Achromatic: A term applied to a painting done with black and white and shades of grey.
Acrylic Paint: Fast-drying paint containing pigment suspended in an acrylic polymer emulsion.
Alkyd Resin: A synthetic resin used in paints and mediums to help facilitate faster drying
Alla Prima: The term used to describe direct painting when a single paint film is completed in one session.
Analogous Colors: Any three colors that are next to each other on the color wheel.
ASTM: American Society for Testing & Materials, the independent standard for paint quality.
Balance: A term used to describe the overall distribution of forms and color with the aim of producing artistic harmony.
Binder: When mixed with pigment, a binder forms paint. A binder can be oil, gum Arabic, egg, acrylic polymer, etc.
Bistre: Transparent brown pigment made from boiled beech tree soot.
Bleeding: The effect obtained when a dark color seeps through a lighter one.
Blending: The technique of smoothing together multiple colors so that their edges become indistinguishable.
Bloom: An opaque, white deterioration in the condition of a varnished surface, often caused by storage in damp conditions or application in a humid environment.
Body Color: An opaque paint with sufficient covering strength to mask an underlying color.
Brushwork: The individual way in which each artist applies the paint to the surface. Almost a professional fingerprint, each style of brushwork is specific to, and identifies, the artist.
Casein: A paint whose binder is made from animal milk protein.
Chiaroscuro: From the Italian meaning 'clear-obscure', this term describes the interplay of light and shade in a work with strong tonal contrast. Paintings that show strong direct lighting and deep shadows are said to be done in the chiaroscuro style.
Chroma: The intensity or purity of a color. The term saturation is also used to define the chroma of a color.
Cissing: Term for when a water-based paint which fails to adhere adequately to the support. Also known as 'crawling' or 'creeping.'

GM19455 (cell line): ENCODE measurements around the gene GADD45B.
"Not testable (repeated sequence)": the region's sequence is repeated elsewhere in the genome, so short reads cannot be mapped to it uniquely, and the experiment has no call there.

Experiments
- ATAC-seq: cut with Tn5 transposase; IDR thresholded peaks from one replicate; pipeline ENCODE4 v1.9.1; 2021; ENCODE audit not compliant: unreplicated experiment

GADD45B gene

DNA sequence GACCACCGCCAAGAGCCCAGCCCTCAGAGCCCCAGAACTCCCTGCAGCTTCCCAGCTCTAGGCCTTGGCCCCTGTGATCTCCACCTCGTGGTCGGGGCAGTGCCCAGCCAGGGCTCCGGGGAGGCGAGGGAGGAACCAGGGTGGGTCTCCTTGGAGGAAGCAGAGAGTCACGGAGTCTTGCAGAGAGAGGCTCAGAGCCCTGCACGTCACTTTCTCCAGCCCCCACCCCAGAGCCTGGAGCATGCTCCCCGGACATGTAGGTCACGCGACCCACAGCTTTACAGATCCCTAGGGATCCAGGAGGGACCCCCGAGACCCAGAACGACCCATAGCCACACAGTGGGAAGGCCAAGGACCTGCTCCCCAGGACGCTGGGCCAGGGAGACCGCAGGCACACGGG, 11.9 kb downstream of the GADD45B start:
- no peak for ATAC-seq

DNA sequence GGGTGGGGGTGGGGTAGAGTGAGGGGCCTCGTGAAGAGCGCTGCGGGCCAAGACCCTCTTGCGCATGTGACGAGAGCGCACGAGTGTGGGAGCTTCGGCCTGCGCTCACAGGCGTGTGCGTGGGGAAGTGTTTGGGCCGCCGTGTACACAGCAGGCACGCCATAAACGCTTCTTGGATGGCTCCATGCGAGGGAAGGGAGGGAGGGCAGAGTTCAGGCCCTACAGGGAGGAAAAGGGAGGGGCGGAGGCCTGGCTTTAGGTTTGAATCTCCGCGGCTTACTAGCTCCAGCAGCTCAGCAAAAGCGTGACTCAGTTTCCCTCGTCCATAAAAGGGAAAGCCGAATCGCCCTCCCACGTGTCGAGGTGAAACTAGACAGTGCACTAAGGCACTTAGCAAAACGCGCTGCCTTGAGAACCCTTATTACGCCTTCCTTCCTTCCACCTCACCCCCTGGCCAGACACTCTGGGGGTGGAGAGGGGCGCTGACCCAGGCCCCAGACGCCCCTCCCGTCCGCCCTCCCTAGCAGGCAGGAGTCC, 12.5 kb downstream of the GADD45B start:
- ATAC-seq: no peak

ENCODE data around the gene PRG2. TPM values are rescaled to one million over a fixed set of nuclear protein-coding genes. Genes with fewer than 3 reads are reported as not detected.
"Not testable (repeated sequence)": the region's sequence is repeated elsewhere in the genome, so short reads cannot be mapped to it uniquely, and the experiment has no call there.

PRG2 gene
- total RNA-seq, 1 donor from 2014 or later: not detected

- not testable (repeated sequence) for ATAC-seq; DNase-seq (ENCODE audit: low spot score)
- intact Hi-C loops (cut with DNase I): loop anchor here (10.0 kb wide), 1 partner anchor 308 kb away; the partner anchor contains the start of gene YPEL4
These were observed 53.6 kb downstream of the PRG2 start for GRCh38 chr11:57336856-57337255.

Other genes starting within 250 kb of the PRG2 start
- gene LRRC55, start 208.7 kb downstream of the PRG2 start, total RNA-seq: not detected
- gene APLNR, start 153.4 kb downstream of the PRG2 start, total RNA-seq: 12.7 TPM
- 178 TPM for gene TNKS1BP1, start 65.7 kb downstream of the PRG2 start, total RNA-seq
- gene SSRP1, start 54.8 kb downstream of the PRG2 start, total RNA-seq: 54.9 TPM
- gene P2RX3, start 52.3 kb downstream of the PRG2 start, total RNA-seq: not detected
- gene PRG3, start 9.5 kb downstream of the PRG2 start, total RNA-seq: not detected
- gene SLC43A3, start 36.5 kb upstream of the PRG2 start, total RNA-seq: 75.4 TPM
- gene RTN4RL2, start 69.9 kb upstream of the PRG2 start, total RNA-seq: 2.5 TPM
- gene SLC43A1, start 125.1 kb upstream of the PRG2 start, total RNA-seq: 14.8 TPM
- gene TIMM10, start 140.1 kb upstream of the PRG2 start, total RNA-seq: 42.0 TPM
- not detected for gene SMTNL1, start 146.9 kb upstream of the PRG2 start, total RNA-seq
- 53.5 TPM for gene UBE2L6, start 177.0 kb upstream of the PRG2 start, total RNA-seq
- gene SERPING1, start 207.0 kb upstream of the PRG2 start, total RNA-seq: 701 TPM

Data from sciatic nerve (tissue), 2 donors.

Cockling: An unintended wrinkling of the paper support caused by inadequately preparing the surface to receive the surface wash.
Colloidal: A gelatinous substance consisting of particles dispersed throughout another substance which are too small for resolution with an ordinary light microscope but are incapable of passing through a semi-permeable membrane.
Color Bias: The defining of a color as ‘cool’(containing a blue bias) or ‘warm’(containing a red bias). The terms cool and warm are not absolute as we encounter cool (alizarin) and warm (vermillion) Reds as well as we can encounter cool and warm colors in every group of colors.
Color Wheel: A device that puts colors in a spectral sequence, used to visualize cool, warm, and complementary colors.
Complementary Colors: Colors with the greatest contrast and appear opposite each other on the color wheel. The complement of a primary color is the combination of the other two primaries; i.e. the complementary color of blue is orange (yellow+red)
Composition: The overall arrangement of elements within a work.
Cool Colors: Colors that are biased to a blue-tone. Generally blues, greens and violets.
Contre-jour: A term referring to a work where the source of light is behind the subject.
Copal: A hard tree resin, distinguished by its aroma, which is used in making mediums and extremely durable varnishes.
Crosshatching: Multiple parallel lines drawn close to and crossing each other in order to indicate tone. Also known as 'Hatching'.
Damar: A tree resin or gum used to make oil mediums and varnishes.
Dead Color: Colors used in underpainting, generally a muted, earth tone quality such as Yellow Ochre, Green Oxide.
Diluents: Any liquid which dilutes paint.
Distemper: A sticky blend of glue, water-based paint and chalk, commonly used for murals and posters.
Earth Colors: Generally umbers, siennas and ochres and are usually mined from clays, and other naturally occurring earth formations. Tend to be fastest drying, least flexible colors in a palette.
Encaustic: A technique of mixing pigment into a binder of hot wax.
Fat: Any paint with a high oil content. The opposite is 'lean'.
Filler: An inert pigment that adds bulk to a paint and also opens the pores of the support onto which the color is applied.
Film: A very thin coating of color.
Fixative: A shellac-alcohol spray used to “fix” works, i.e. prevent them from smudging. Most commonly used with charcoal, chalk or pastels.
Format: The physical size of a support - e.g. a canvas.
Fresco: The application of paint onto freshly-applied wet plaster.
Fugitive Colors: Colors that tend to fade with light exposure.
Gel Medium: Ranging from heavy to light, they increase the volume or thickness of acrylic paint and have a unique sheen, either matte or glossy. They are transparent and can be mixed into the paints at any ratio, but too much will “cloud” the color. If they are thinned with water, they have a tendency to cloud.
Genre: A type or category of work.
Gesso: A primer for rigid surfaces composed of whiting, marble dust, and/or glue size. One can paint acrylic or oil over gesso.
Glazing: The application of transparent films of color normally thinned with medium. For instance: a transparent red glazed over a dry film of blue will produce purple.
Grisaille: A term of French origin describing painting in tones of a single grey color to produce a 3-D sculptural relief effect. The same effect in brown is called brunaille, and in green is called verdaille.
Ground: Any specially prepared painting surface.
Gum arabic: A binder for watercolor paints derived from Acacia trees.